Non-Destructive Testing: The Industry’s Top 4 NDTs

Non-destructive testing (NDT) is a technique of testing concrete without damaging overall structure. In comparison to destructive testing methods, NDT is more convenient, cost-effective, and less time consuming.

Below we highlight the most common non-destructive testing methods for measuring the compressive strength of concrete.

1. Penetration Tests

The Windsor Probe is a well-known example of a popular non-destructive testing method called penetration tests. This test consists of a hardened steel alloy probe that is propelled at high speed by an explosive charge into the concrete. The compressive strength of the concrete is directly related to the resistance to penetration. This relationship is recognised by determining the Moh’s scale of hardness of the aggregate, and applying a correction factor to the penetration. Although requiring penetration into the outer layer of concrete, only minor patching of holes on exposed faces is necessary, so this method is still considered non-destructive.

The Windsor Probe test is outlined in a number of international standards, including ASTM C803, BS1881.207, and more.

2. Rebound Hammer Tests

Also known as a Schmidt hammer, rebound hammer tests consist of a device which measures concrete strength based on a spring-loaded mass impacting against the concrete surface. The hammer hits the concrete at a defined energy and returns a rebound value. This value can then be converted into compressive strength.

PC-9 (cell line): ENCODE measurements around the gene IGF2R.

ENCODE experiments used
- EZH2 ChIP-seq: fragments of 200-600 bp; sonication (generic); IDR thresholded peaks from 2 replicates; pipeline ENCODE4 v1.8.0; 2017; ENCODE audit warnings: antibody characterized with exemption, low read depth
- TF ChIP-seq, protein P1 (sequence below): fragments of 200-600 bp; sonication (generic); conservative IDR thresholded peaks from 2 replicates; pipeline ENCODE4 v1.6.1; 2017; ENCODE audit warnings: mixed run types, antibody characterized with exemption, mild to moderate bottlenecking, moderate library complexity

This test method is outlined in ASTM C805.

3. Ultrasonic Pulse Velocity Testing

The ultrasonic pulse velocity test assesses the strength of concrete by measuring the velocity of an ultrasonic pulse passing through it. The device measures the time taken by the pulse to get through the concrete. Higher velocities indicate a better quality, while slower velocities may indicate concrete that is not uniform, consists of cracks, etc. This velocity can also be linked to the compressive strength of the concrete.

This method of testing is outlined in ASTM C597–09.

4. Maturity Testing

Maturity testing is able to calculate the compressive strength of the concrete based on the in-situ temperature. The characteristics required of the apparatus used to measure the temperature of the concrete are outlined in the standard below. For instance, the temperature measured must be accurate within +/- 1 degree celsius, the apparatus must measure the temperature at least once every 30 min, etc.

A Converge temperature sensor being embedded in a concrete pour.

There are a number of mathematical equations which can translate the in-situ temperature to compressive strength, some of which are more prevalent in different parts of the world. For instance, the Weaver-Sadgrove function is most common in the UK, whereas Nurse-Saul is more prevalent in the USA.

This method of testing is outlined in a number of standards, including ASTM C1074.

While each method has it’s own unique benefits, construction companies are quickly realising that the benefits of NDT methods in general greatly outweigh destructive methods, and are able to give them clear advantages over competitors.

For more, read our post on the limitations of cube crushing.